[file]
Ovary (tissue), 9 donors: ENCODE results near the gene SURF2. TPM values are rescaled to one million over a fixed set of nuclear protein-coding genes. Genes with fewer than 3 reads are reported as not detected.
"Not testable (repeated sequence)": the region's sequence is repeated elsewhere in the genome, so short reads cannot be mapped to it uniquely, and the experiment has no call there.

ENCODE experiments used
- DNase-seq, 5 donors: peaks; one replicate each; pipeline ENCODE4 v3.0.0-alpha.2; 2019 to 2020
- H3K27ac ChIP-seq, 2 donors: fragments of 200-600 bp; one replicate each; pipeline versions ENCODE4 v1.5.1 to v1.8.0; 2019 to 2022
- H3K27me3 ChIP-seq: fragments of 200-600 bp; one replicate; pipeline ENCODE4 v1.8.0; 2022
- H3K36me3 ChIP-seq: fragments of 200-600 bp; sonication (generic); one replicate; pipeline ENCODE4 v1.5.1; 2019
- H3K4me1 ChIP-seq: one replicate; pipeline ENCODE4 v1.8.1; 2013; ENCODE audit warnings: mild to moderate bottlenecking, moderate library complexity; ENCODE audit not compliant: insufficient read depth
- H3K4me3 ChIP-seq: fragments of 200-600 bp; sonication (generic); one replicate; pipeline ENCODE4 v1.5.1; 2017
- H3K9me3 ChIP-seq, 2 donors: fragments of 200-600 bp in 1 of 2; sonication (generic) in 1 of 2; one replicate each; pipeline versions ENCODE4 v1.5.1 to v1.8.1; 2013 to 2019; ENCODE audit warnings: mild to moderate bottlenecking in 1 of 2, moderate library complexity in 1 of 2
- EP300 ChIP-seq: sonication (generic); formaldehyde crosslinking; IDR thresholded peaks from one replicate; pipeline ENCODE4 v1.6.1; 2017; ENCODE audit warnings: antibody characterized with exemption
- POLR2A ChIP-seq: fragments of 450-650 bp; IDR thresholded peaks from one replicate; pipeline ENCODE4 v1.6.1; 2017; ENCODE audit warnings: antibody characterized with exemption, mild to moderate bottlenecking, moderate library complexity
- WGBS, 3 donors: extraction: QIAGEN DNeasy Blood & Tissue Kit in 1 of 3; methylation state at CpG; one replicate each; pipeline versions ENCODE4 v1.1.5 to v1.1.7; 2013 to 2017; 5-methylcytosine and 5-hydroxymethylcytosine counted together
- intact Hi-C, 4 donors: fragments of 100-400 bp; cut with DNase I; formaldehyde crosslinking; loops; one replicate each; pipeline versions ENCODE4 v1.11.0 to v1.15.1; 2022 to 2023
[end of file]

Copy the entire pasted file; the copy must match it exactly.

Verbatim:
Ovary (tissue), 9 donors: ENCODE results near the gene SURF2. TPM values are rescaled to one million over a fixed set of nuclear protein-coding genes. Genes with fewer than 3 reads are reported as not detected.
"Not testable (repeated sequence)": the region's sequence is repeated elsewhere in the genome, so short reads cannot be mapped to it uniquely, and the experiment has no call there.

ENCODE experiments used
- DNase-seq, 5 donors: peaks; one replicate each; pipeline ENCODE4 v3.0.0-alpha.2; 2019 to 2020
- H3K27ac ChIP-seq, 2 donors: fragments of 200-600 bp; one replicate each; pipeline versions ENCODE4 v1.5.1 to v1.8.0; 2019 to 2022
- H3K27me3 ChIP-seq: fragments of 200-600 bp; one replicate; pipeline ENCODE4 v1.8.0; 2022
- H3K36me3 ChIP-seq: fragments of 200-600 bp; sonication (generic); one replicate; pipeline ENCODE4 v1.5.1; 2019
- H3K4me1 ChIP-seq: one replicate; pipeline ENCODE4 v1.8.1; 2013; ENCODE audit warnings: mild to moderate bottlenecking, moderate library complexity; ENCODE audit not compliant: insufficient read depth
- H3K4me3 ChIP-seq: fragments of 200-600 bp; sonication (generic); one replicate; pipeline ENCODE4 v1.5.1; 2017
- H3K9me3 ChIP-seq, 2 donors: fragments of 200-600 bp in 1 of 2; sonication (generic) in 1 of 2; one replicate each; pipeline versions ENCODE4 v1.5.1 to v1.8.1; 2013 to 2019; ENCODE audit warnings: mild to moderate bottlenecking in 1 of 2, moderate library complexity in 1 of 2
- EP300 ChIP-seq: sonication (generic); formaldehyde crosslinking; IDR thresholded peaks from one replicate; pipeline ENCODE4 v1.6.1; 2017; ENCODE audit warnings: antibody characterized with exemption
- POLR2A ChIP-seq: fragments of 450-650 bp; IDR thresholded peaks from one replicate; pipeline ENCODE4 v1.6.1; 2017; ENCODE audit warnings: antibody characterized with exemption, mild to moderate bottlenecking, moderate library complexity
- WGBS, 3 donors: extraction: QIAGEN DNeasy Blood & Tissue Kit in 1 of 3; methylation state at CpG; one replicate each; pipeline versions ENCODE4 v1.1.5 to v1.1.7; 2013 to 2017; 5-methylcytosine and 5-hydroxymethylcytosine counted together
- intact Hi-C, 4 donors: fragments of 100-400 bp; cut with DNase I; formaldehyde crosslinking; loops; one replicate each; pipeline versions ENCODE4 v1.11.0 to v1.15.1; 2022 to 2023